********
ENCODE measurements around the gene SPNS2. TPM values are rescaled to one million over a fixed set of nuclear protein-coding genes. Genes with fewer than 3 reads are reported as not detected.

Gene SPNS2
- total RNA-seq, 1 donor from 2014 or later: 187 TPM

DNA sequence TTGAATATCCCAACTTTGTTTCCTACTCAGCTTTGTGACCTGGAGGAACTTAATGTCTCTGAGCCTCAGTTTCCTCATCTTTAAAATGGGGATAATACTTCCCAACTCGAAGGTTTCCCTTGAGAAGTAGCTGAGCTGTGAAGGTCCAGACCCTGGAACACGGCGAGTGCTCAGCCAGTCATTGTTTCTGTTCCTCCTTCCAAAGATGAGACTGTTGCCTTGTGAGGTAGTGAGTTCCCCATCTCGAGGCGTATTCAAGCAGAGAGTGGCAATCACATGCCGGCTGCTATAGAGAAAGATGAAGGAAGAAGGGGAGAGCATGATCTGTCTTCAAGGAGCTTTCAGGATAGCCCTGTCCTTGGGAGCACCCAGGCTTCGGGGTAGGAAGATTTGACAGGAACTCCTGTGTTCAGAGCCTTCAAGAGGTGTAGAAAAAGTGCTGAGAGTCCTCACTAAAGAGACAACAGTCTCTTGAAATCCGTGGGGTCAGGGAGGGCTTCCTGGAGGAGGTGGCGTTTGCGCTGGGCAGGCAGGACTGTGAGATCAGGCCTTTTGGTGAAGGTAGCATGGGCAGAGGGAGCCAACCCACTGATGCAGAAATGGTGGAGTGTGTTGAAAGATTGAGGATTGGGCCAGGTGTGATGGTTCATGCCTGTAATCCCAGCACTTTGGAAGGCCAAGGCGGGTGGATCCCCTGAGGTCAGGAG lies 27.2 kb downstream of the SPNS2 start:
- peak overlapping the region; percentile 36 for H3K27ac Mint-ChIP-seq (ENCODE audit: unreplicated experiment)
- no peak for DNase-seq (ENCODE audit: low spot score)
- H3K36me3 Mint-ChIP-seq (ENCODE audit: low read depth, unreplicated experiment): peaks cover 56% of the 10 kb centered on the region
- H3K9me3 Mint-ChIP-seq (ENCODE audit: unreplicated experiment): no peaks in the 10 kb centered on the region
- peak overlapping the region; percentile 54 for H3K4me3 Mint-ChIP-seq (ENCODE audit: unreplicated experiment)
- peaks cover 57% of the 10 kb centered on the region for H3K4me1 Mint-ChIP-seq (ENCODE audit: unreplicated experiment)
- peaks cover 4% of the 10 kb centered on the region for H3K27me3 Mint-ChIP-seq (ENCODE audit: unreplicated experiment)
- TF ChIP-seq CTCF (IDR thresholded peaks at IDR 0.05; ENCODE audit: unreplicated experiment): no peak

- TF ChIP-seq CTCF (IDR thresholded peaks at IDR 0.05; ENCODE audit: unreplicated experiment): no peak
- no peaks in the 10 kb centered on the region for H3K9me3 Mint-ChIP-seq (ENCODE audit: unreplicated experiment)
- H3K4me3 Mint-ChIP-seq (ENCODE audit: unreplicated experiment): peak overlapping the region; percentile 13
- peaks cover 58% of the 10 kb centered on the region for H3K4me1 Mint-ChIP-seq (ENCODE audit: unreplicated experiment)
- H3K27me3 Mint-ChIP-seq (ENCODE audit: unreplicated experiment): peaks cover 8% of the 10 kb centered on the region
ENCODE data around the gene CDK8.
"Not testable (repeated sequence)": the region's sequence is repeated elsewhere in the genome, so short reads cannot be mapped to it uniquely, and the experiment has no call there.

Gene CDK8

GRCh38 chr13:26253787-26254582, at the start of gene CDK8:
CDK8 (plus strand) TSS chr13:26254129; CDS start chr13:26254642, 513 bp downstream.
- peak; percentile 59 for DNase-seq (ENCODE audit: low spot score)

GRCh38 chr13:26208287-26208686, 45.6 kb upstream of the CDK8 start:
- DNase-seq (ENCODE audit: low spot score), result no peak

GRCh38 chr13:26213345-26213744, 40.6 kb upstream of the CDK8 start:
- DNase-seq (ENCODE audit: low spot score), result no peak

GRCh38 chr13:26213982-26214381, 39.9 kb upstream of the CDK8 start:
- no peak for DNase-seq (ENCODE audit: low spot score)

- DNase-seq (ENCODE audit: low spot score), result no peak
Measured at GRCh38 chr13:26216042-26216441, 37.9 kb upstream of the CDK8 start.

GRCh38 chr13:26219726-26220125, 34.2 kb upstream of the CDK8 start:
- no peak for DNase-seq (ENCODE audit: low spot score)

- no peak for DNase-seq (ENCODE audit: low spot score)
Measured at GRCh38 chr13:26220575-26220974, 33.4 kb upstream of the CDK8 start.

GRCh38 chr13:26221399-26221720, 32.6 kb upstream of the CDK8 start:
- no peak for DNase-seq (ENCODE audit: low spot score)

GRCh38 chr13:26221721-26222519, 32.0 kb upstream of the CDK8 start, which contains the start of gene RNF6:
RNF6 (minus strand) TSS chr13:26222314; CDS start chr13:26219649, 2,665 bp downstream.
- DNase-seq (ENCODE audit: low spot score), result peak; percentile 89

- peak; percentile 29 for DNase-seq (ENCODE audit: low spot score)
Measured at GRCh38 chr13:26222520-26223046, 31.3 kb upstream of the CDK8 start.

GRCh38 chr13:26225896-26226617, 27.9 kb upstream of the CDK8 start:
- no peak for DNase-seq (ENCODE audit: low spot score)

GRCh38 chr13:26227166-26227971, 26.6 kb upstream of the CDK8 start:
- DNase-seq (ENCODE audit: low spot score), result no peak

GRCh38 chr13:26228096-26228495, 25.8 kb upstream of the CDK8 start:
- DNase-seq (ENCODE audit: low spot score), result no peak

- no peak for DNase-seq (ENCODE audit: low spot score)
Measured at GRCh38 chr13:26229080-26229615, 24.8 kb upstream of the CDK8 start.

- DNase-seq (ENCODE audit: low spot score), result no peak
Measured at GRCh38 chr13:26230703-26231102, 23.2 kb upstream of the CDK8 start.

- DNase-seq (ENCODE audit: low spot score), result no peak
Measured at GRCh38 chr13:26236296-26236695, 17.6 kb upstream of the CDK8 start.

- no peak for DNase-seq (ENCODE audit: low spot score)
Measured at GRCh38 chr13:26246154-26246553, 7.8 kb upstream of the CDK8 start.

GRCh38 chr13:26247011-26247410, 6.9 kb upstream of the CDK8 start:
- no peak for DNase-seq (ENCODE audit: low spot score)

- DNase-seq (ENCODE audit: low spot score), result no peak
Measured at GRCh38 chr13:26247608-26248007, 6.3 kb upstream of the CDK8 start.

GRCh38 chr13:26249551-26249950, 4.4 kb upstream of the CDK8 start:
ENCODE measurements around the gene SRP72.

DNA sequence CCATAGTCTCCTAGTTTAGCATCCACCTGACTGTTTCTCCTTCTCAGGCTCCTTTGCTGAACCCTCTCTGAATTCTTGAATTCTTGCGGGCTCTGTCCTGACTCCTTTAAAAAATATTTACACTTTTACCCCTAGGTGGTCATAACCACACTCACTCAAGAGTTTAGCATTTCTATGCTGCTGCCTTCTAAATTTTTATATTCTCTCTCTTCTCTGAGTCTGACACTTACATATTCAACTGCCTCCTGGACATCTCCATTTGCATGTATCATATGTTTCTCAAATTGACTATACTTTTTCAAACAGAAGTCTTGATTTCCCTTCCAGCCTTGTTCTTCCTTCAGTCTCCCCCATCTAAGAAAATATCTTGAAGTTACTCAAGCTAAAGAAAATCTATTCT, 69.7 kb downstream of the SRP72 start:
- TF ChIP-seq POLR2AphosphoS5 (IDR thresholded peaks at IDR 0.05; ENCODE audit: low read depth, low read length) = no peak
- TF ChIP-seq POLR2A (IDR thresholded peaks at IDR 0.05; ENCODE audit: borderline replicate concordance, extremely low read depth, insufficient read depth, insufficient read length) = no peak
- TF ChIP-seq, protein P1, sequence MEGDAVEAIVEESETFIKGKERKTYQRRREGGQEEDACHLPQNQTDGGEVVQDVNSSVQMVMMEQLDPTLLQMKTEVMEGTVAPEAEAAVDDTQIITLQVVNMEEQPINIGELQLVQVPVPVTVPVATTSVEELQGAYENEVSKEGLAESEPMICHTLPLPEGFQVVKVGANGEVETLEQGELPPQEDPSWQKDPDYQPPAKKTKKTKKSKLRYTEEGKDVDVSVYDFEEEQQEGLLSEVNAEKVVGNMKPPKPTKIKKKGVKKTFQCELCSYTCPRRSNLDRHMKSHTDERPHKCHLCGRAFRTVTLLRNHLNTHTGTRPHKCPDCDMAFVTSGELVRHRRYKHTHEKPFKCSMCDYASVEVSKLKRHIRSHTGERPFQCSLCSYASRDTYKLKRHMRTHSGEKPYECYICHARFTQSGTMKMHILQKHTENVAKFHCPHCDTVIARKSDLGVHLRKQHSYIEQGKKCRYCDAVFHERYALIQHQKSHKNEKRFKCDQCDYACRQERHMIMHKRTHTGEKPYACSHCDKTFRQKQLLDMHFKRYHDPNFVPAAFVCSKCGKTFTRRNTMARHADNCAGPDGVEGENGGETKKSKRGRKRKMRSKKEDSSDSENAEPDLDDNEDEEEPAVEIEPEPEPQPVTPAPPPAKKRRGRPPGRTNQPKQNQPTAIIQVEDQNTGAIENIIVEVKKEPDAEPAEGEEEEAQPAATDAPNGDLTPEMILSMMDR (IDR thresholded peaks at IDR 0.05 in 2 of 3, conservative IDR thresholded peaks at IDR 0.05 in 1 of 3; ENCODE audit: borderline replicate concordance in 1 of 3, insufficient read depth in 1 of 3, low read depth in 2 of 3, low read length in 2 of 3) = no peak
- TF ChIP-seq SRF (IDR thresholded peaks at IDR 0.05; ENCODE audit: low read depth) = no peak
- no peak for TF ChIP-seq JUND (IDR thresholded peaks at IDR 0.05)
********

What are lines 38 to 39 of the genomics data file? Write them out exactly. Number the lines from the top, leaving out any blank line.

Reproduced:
GRCh38 chr13:26221721-26222519, 32.0 kb upstream of the CDK8 start, which contains the start of gene RNF6:
RNF6 (minus strand) TSS chr13:26222314; CDS start chr13:26219649, 2,665 bp downstream.